App note: HT66FB574 single colour independent light streamer USB keyboard

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Another app note from Holtek this time about their HT66FB574, a USB keyboard device that can support single color LED streamer. Link here (PDF)

The video gaming industry is seeing continual increasing demand for multi-feature keyboards. These can include features such as keys with an individual LED which can display different graphical effects along with variable illumination levels. With each key having an illuminated surrounding area effect along with multiple colour and pattern changes, this allows for a more colourful and stimulating gaming keyboard.

Lattice iCE40 Ultra Plus FPGA: Gnarly Grey Upduino – Tutorial 1: The basics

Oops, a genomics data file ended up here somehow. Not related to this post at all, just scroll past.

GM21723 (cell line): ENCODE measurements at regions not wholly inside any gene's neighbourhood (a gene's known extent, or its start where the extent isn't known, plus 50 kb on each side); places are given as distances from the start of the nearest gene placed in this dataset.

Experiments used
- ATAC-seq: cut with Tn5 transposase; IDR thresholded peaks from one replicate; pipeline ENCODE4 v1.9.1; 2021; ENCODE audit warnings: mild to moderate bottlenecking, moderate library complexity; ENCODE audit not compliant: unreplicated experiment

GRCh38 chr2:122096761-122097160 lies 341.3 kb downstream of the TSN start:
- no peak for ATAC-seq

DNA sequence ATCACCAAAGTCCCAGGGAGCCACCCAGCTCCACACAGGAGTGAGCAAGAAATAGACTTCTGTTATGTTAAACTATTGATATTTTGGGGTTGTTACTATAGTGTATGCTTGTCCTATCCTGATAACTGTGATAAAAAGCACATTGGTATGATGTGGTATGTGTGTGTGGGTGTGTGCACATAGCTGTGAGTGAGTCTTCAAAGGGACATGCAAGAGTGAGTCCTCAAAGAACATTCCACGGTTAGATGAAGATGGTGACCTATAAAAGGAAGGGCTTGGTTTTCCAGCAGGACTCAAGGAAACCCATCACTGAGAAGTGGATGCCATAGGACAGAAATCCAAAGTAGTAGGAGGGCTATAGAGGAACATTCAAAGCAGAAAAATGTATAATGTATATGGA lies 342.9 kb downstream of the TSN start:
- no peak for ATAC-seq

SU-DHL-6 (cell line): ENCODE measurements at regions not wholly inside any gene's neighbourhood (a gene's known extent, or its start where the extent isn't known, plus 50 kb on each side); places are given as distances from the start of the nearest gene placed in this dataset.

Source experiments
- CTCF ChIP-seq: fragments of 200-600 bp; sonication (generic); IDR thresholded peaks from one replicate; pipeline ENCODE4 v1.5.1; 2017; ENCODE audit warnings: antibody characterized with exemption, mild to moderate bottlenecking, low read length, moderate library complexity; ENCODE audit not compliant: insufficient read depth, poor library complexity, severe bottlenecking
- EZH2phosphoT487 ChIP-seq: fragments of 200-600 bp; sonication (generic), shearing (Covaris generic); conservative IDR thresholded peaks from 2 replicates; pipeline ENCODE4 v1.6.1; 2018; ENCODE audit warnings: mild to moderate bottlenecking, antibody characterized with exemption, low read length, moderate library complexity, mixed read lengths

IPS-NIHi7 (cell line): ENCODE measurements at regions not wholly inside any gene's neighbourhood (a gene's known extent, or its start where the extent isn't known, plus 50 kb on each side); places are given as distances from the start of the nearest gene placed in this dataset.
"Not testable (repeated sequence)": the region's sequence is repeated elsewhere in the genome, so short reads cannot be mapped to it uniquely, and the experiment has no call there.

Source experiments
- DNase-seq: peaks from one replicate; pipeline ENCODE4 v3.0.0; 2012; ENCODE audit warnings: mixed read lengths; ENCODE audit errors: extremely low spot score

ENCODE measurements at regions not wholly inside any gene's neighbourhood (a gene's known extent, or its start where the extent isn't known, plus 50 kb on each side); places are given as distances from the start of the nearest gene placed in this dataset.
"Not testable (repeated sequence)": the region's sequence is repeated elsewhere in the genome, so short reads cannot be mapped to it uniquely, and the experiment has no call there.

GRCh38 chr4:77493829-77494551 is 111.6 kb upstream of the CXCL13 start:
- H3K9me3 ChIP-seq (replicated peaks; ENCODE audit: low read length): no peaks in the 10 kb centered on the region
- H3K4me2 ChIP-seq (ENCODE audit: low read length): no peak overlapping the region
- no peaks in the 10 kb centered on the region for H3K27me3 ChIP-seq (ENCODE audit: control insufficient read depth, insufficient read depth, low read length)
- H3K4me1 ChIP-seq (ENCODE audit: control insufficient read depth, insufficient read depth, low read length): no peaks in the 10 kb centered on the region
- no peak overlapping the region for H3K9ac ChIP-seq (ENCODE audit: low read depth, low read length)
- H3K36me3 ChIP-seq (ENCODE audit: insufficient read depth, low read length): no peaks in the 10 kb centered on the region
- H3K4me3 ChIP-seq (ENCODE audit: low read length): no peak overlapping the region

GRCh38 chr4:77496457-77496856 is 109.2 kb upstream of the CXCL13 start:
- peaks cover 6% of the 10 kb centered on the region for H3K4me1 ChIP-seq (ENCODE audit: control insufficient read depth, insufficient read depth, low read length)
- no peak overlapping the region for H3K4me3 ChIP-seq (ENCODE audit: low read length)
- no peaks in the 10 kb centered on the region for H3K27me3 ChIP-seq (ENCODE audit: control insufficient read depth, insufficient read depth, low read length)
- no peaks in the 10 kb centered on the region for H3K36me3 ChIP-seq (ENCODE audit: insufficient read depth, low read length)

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A how-to getting an LED flashing using VHDL from Harris’ Electronics:

The cheap price however comes with a few niggles, namely getting it up and running in the first place with the limited documentation. Gnarly Grey do a great job of explaining programming a starting program but don’t say much about further development. With that in mind, I’m going to run through the methodology of getting an LED flashing using VHDL. There seem to be a fair few Verilog methods but not many people seem to have touched upon VHDL with these FPGAs.

See full post here.

App note: LEDs – The future of horticultural lighting

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LEDs used in a controlled environment greenhouse farms, an app note from Würth Elektronik. Link here (PDF)